'Meaningful use' rules draw mixed response

July 29, 2010

The U.S. Department of Health and Human Services' July 13 announcement of the final rules for the "meaningful use" of electronic health records (EHRs) has elicited mixed responses from medical societies representing primary care physicians.

The U.S. Department of Health and Human Services' July 13 announcement of the final rules for the "meaningful use" of electronic health records (EHRs) has elicited mixed responses from medical societies representing primary care physicians.

"The [American Medical Association (AMA)] and 95 state and specialty medical societies submitted formal comments to [the Centers for Medicare and Medicaid Services (CMS)] on an earlier draft of this rule and cautioned that the proposed criteria for meaningful use [were] too aggressive and would prevent many physicians from participating," said AMA board member Steven J. Stack, MD. Some physicians cannot afford EHR systems because of the current Medicare reimbursement situation, he added.

The organization plans to hold a free Web seminar about the requirements for members in the coming weeks.The American Academy of Family Physicians (AAFP) already has scheduled a Web seminar for August 19, from 1 to 2:30 ET. Cost is $10 for members and $50 for non-members. Speakers will review the meaningful use definition and will aim to help physicians determine how and when to participate.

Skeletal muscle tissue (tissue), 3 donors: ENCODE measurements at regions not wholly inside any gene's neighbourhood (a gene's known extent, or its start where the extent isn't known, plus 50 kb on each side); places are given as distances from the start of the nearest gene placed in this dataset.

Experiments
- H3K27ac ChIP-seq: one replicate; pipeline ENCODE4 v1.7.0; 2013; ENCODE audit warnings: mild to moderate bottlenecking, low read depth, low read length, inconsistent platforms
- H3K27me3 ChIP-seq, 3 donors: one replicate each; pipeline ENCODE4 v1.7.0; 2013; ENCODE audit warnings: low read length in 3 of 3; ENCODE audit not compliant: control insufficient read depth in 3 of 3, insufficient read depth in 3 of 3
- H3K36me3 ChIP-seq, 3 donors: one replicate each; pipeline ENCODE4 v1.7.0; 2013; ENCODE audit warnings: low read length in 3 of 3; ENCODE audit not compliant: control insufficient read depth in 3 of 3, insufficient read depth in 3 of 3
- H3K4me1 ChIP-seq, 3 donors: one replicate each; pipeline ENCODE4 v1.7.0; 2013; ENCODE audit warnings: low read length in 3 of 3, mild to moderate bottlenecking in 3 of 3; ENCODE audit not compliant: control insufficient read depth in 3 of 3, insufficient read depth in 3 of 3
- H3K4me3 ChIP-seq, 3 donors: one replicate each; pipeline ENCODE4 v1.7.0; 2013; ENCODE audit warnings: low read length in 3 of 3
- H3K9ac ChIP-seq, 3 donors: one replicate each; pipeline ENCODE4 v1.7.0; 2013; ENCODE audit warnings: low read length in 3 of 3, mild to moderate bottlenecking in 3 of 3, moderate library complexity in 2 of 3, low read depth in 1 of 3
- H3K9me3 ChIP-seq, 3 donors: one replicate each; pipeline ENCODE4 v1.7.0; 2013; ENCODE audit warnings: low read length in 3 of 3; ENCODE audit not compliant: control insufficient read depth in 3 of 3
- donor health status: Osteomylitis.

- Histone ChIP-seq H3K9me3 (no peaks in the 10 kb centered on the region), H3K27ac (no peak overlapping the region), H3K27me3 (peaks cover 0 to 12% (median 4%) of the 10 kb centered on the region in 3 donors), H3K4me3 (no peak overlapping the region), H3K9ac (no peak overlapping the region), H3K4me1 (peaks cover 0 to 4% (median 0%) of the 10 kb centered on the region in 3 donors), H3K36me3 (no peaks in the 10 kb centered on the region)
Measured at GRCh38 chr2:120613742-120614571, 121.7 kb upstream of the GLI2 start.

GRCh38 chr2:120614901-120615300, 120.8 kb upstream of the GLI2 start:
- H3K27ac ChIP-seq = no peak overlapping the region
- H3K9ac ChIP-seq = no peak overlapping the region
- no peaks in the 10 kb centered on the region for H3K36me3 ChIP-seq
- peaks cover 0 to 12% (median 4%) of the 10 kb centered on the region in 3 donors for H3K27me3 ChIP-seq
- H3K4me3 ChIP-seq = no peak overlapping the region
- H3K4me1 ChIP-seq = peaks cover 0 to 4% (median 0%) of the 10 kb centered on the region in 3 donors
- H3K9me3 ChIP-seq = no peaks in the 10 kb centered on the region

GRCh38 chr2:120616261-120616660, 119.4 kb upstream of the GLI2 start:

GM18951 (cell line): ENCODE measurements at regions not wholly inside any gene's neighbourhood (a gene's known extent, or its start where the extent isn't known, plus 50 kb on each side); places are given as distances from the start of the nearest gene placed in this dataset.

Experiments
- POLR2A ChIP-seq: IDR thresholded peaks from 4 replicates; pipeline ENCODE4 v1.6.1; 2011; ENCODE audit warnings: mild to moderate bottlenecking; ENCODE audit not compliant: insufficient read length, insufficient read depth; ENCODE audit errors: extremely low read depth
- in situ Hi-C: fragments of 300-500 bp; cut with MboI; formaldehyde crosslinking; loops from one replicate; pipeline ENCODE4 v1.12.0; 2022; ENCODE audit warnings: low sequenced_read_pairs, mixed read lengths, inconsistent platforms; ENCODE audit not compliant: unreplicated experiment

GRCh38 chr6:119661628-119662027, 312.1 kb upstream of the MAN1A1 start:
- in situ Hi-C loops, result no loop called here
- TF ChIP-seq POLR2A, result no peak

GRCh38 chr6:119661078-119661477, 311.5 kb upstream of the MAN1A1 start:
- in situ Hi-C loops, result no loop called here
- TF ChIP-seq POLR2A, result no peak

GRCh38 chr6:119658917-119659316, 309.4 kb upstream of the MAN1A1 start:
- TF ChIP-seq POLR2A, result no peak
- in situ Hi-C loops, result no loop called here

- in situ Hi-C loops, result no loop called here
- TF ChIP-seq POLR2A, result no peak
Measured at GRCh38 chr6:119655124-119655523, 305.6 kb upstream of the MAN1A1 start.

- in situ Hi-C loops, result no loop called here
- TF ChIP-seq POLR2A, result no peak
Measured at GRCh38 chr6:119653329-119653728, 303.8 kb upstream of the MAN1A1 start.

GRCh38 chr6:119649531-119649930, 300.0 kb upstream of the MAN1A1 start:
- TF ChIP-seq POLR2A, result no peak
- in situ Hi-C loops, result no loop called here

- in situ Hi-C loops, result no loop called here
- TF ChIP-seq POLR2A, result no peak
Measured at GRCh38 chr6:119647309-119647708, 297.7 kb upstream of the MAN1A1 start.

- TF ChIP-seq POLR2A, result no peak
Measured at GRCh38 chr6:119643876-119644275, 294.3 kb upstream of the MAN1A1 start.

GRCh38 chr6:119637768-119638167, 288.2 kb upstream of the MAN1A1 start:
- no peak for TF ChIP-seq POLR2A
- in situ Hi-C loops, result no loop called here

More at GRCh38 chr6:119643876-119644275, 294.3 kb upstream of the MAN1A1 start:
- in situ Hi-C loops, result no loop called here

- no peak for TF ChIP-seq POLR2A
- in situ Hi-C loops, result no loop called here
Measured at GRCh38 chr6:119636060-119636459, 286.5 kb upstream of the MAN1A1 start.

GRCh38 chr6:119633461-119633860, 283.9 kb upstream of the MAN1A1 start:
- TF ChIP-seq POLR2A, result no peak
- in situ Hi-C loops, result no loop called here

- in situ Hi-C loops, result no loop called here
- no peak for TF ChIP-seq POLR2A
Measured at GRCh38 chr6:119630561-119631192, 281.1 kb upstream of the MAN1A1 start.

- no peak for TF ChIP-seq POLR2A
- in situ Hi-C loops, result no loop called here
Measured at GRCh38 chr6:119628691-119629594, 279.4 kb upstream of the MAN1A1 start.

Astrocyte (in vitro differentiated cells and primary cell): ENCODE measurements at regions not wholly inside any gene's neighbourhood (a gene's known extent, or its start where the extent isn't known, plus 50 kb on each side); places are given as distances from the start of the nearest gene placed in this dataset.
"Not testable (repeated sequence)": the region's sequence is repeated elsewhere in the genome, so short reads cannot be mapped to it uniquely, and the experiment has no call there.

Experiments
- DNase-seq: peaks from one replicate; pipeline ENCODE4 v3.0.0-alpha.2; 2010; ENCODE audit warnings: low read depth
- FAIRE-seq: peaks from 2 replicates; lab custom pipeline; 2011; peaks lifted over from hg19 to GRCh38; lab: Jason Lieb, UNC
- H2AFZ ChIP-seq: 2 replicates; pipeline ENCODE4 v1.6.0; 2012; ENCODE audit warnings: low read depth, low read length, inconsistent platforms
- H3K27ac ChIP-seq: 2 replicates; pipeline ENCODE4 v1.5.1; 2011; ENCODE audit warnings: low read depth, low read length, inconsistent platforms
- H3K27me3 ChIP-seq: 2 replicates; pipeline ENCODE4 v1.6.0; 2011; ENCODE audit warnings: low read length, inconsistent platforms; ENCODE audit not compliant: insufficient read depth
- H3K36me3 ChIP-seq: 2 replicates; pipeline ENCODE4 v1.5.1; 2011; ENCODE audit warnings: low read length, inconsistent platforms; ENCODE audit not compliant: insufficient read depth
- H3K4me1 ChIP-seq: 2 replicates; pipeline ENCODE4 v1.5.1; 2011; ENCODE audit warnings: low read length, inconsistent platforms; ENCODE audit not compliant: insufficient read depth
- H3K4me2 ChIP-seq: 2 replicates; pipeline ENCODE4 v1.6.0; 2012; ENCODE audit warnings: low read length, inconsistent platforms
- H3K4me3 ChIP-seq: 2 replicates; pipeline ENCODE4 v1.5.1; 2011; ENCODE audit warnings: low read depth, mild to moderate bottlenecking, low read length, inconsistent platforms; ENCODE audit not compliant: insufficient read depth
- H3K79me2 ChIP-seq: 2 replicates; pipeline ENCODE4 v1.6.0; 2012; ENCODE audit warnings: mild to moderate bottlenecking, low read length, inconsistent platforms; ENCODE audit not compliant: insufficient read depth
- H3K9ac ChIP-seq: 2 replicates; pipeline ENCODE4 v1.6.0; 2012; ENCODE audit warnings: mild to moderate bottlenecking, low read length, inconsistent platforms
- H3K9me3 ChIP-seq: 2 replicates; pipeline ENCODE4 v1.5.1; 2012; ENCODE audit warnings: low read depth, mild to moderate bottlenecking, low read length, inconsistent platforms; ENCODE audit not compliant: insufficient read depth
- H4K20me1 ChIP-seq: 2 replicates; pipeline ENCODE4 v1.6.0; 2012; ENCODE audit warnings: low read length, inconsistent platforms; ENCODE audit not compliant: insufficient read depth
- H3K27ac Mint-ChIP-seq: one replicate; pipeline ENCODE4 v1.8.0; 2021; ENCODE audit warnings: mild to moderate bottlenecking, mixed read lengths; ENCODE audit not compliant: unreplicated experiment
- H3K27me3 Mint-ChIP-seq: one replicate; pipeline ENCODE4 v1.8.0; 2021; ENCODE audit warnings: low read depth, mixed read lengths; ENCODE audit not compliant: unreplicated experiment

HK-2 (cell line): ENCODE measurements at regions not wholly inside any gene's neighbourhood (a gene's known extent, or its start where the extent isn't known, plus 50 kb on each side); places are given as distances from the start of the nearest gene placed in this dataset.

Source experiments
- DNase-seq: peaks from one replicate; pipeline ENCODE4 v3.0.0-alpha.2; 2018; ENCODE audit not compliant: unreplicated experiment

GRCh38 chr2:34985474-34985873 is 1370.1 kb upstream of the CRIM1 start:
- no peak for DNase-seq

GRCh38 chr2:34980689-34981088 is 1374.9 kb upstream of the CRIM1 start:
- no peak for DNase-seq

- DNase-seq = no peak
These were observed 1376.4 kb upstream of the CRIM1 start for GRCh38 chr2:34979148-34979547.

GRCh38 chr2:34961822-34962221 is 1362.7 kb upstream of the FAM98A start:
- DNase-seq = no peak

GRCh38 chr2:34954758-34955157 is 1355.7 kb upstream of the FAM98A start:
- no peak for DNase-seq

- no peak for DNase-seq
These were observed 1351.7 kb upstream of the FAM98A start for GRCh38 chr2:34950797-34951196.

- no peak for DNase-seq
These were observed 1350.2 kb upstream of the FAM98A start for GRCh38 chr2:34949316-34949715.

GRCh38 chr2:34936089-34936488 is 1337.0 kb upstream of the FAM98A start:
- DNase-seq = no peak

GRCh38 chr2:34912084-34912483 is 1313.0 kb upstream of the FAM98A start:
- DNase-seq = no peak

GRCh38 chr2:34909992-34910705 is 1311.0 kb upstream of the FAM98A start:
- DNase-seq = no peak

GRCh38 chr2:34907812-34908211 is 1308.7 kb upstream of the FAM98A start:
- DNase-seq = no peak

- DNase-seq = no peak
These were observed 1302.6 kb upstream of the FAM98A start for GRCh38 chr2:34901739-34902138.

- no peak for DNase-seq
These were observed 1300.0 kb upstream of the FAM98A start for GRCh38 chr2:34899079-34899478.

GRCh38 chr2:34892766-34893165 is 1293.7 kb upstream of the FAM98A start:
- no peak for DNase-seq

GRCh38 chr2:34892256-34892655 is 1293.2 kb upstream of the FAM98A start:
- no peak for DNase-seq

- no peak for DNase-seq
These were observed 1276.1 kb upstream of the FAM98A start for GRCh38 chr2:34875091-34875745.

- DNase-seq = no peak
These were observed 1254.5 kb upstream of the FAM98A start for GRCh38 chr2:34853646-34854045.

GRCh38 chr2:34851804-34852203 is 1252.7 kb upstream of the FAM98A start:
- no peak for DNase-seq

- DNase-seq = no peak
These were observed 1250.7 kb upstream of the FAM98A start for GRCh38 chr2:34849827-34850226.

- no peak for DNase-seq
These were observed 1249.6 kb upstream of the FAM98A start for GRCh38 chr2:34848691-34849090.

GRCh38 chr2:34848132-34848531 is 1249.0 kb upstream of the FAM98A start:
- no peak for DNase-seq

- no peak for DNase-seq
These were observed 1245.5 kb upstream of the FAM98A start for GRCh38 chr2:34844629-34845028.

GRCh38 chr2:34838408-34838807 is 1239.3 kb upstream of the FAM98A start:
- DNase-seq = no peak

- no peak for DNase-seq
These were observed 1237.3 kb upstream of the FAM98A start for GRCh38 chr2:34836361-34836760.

Steven Waldren, MD, director of the AAFP's Center for Health Information Technology, told the organization's AAFP News Now that "CMS has addressed the [AAFP's] biggest concerns, and many of the changes they have made will benefit family physicians." For instance, he said, CMS now will offer partial incentives to increase physician participation, will give doctors more leeway in meeting and reporting particular objectives in demonstrating meaningful use, and will apply the 80 percent threshold for electronic transmittals only to medication orders. Other types of electronically transmitted orders will have lower thresholds.

The American College of Physicians' (ACP) executive vice president and chief executive officer, John Tooker, MD, sent a letter to CMS administrators and the Office of the National Coordinator indicating that the organization is pleased overall with the rules but that the ACP continues to have some concerns. Namely, Tooker wrote, the ACP hopes that EHR system certification will begin soon, that physicians will be properly supported in all of the health information technology services they will use, and that the standards and versions of adopted EHR technology will be able to facilitate accurate data exchange and interoperability.

The ACP and Cientis Technologies have founded AmericanEHR Partners to launch a new online community in an effort to help medical practices learn about meaningful use and compare EHR systems. Seven medical groups in addition to the ACP, including the American Osteopathic Association of Medical Informatics and the Society of General Internal Medicine, have joined the effort.

AmericanEHR Partners will host a free meaningful use Web seminar including David Blumenthal, MD, national coordinator for health information technology, on August 4 at 7 p.m. ET.

The American Osteopathic Association is promoting HealthFusion's MediTouch EHR system to its members through a partnership with the company.